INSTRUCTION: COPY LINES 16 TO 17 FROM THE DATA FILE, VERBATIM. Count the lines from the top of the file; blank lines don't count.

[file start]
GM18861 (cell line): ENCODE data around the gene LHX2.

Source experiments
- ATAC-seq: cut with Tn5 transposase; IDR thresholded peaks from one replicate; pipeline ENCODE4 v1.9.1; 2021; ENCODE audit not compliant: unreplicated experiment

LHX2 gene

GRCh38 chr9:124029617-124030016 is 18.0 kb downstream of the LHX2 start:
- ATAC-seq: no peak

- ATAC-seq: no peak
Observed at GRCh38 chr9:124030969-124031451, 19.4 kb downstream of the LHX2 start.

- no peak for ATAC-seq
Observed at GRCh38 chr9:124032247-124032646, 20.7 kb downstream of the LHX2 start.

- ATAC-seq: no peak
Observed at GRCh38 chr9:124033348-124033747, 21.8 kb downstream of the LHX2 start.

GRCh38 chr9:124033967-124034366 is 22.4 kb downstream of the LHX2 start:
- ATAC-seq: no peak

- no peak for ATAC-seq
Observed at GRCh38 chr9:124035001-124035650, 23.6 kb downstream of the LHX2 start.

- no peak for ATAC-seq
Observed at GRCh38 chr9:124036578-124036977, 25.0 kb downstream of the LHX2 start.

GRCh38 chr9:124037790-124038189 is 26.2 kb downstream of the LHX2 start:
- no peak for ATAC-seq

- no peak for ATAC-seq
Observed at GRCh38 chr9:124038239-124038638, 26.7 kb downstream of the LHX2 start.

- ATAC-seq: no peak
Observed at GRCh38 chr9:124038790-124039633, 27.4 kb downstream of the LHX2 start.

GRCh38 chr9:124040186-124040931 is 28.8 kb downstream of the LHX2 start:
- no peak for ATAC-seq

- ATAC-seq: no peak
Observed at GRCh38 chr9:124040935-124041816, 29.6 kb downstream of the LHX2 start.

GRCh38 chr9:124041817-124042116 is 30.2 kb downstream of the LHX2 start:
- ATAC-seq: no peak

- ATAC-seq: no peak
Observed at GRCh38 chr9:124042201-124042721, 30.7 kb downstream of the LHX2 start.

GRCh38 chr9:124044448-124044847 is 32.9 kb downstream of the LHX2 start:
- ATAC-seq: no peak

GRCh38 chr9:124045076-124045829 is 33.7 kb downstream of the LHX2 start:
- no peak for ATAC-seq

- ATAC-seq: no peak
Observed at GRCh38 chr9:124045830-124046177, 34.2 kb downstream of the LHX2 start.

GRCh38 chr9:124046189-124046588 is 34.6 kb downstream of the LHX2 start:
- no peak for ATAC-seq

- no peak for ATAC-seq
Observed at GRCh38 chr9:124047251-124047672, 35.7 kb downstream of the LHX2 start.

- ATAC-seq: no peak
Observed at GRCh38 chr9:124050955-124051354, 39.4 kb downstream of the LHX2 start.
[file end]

Observed at GRCh38 chr9:124035001-124035650, 23.6 kb downstream of the LHX2 start.

- no peak for ATAC-seq